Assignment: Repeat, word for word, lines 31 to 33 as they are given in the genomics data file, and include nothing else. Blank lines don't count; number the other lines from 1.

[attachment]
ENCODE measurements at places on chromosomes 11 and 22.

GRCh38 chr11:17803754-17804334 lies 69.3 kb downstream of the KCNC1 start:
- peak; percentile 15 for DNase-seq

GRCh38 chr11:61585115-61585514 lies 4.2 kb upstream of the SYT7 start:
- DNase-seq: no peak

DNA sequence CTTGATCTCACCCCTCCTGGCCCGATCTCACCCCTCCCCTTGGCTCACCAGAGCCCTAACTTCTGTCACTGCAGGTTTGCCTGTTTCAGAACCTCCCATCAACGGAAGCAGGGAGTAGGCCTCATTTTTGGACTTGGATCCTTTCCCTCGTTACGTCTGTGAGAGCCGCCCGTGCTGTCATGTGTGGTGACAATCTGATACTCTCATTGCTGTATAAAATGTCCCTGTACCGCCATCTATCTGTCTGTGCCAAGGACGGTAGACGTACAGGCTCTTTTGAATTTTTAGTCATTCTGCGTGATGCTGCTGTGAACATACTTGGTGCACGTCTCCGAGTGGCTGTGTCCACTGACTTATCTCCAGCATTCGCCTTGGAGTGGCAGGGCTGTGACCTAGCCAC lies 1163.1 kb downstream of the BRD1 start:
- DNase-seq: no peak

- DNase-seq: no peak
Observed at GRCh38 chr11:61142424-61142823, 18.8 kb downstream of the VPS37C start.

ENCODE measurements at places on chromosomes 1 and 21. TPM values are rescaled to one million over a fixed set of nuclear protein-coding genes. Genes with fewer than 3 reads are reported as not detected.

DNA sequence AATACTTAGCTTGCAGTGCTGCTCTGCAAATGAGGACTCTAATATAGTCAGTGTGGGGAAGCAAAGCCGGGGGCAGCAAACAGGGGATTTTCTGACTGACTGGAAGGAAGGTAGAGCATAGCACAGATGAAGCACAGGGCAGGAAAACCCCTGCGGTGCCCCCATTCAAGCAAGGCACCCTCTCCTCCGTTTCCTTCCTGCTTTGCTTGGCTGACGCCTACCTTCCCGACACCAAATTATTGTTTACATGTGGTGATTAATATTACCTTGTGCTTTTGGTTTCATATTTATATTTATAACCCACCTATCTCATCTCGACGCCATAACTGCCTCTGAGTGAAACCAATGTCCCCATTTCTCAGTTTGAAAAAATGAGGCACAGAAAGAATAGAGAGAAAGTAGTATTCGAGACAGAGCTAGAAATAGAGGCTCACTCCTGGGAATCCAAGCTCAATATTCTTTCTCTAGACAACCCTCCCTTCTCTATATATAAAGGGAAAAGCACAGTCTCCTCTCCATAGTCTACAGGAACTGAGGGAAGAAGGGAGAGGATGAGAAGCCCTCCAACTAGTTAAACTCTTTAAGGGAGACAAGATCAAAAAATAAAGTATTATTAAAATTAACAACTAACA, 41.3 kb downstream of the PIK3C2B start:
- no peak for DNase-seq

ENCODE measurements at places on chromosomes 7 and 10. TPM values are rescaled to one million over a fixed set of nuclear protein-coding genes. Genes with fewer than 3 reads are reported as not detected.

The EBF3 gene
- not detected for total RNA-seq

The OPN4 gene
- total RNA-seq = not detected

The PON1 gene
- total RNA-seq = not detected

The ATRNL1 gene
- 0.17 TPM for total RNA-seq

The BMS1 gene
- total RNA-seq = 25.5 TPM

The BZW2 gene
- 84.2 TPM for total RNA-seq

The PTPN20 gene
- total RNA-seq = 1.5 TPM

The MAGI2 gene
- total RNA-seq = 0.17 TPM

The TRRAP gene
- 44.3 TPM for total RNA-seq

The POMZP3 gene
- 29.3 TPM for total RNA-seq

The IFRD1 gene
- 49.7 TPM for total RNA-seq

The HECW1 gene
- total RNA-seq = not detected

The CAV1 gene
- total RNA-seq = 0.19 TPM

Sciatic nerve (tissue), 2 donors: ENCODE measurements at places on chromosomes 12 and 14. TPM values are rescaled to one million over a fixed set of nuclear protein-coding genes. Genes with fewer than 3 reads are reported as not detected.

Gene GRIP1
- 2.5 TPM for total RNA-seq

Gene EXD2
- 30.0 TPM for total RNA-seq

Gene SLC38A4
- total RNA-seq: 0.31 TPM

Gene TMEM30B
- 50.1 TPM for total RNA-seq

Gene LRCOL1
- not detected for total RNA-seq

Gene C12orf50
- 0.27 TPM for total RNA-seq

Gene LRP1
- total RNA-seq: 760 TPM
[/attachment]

- 44.3 TPM for total RNA-seq

The POMZP3 gene
- 29.3 TPM for total RNA-seq